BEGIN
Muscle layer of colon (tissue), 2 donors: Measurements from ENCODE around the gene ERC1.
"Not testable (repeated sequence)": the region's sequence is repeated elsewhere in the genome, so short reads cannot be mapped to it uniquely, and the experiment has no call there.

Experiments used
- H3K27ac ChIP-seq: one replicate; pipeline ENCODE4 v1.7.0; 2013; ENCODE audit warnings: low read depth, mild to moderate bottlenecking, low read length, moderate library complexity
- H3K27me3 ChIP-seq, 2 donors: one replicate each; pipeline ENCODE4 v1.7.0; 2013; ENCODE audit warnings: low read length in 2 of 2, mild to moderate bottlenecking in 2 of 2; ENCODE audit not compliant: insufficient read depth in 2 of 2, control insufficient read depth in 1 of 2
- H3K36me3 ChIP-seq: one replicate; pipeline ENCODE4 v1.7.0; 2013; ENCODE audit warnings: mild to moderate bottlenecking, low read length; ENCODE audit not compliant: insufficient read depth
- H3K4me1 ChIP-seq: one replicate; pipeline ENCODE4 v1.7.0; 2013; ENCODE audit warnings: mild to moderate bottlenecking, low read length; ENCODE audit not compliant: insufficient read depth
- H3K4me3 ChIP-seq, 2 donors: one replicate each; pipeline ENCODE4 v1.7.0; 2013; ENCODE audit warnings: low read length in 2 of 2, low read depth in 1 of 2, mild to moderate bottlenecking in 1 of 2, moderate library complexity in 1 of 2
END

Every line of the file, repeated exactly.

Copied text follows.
Muscle layer of colon (tissue), 2 donors: Measurements from ENCODE around the gene ERC1.
"Not testable (repeated sequence)": the region's sequence is repeated elsewhere in the genome, so short reads cannot be mapped to it uniquely, and the experiment has no call there.

Experiments used
- H3K27ac ChIP-seq: one replicate; pipeline ENCODE4 v1.7.0; 2013; ENCODE audit warnings: low read depth, mild to moderate bottlenecking, low read length, moderate library complexity
- H3K27me3 ChIP-seq, 2 donors: one replicate each; pipeline ENCODE4 v1.7.0; 2013; ENCODE audit warnings: low read length in 2 of 2, mild to moderate bottlenecking in 2 of 2; ENCODE audit not compliant: insufficient read depth in 2 of 2, control insufficient read depth in 1 of 2
- H3K36me3 ChIP-seq: one replicate; pipeline ENCODE4 v1.7.0; 2013; ENCODE audit warnings: mild to moderate bottlenecking, low read length; ENCODE audit not compliant: insufficient read depth
- H3K4me1 ChIP-seq: one replicate; pipeline ENCODE4 v1.7.0; 2013; ENCODE audit warnings: mild to moderate bottlenecking, low read length; ENCODE audit not compliant: insufficient read depth
- H3K4me3 ChIP-seq, 2 donors: one replicate each; pipeline ENCODE4 v1.7.0; 2013; ENCODE audit warnings: low read length in 2 of 2, low read depth in 1 of 2, mild to moderate bottlenecking in 1 of 2, moderate library complexity in 1 of 2